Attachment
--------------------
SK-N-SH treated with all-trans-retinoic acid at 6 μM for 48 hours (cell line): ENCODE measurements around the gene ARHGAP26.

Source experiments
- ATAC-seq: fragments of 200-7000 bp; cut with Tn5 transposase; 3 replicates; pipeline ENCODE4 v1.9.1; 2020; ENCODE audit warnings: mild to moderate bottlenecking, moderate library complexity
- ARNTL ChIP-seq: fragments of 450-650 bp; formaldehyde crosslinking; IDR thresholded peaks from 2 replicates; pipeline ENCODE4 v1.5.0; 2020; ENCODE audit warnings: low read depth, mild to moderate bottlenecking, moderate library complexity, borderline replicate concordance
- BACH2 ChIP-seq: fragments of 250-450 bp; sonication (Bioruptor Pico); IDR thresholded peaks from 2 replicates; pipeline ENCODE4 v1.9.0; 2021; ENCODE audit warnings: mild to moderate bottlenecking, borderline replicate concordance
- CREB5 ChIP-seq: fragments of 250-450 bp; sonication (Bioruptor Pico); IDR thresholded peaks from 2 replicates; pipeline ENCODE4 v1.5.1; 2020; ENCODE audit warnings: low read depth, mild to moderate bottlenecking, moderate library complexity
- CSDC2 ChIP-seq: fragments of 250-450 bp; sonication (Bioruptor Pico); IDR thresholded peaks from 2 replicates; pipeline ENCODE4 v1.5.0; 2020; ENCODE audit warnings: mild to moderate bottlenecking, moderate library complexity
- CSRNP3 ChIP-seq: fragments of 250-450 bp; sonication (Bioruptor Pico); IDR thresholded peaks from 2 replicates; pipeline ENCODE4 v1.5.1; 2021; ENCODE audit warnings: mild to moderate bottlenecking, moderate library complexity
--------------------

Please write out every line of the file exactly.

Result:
SK-N-SH treated with all-trans-retinoic acid at 6 μM for 48 hours (cell line): ENCODE measurements around the gene ARHGAP26.

Source experiments
- ATAC-seq: fragments of 200-7000 bp; cut with Tn5 transposase; 3 replicates; pipeline ENCODE4 v1.9.1; 2020; ENCODE audit warnings: mild to moderate bottlenecking, moderate library complexity
- ARNTL ChIP-seq: fragments of 450-650 bp; formaldehyde crosslinking; IDR thresholded peaks from 2 replicates; pipeline ENCODE4 v1.5.0; 2020; ENCODE audit warnings: low read depth, mild to moderate bottlenecking, moderate library complexity, borderline replicate concordance
- BACH2 ChIP-seq: fragments of 250-450 bp; sonication (Bioruptor Pico); IDR thresholded peaks from 2 replicates; pipeline ENCODE4 v1.9.0; 2021; ENCODE audit warnings: mild to moderate bottlenecking, borderline replicate concordance
- CREB5 ChIP-seq: fragments of 250-450 bp; sonication (Bioruptor Pico); IDR thresholded peaks from 2 replicates; pipeline ENCODE4 v1.5.1; 2020; ENCODE audit warnings: low read depth, mild to moderate bottlenecking, moderate library complexity
- CSDC2 ChIP-seq: fragments of 250-450 bp; sonication (Bioruptor Pico); IDR thresholded peaks from 2 replicates; pipeline ENCODE4 v1.5.0; 2020; ENCODE audit warnings: mild to moderate bottlenecking, moderate library complexity
- CSRNP3 ChIP-seq: fragments of 250-450 bp; sonication (Bioruptor Pico); IDR thresholded peaks from 2 replicates; pipeline ENCODE4 v1.5.1; 2021; ENCODE audit warnings: mild to moderate bottlenecking, moderate library complexity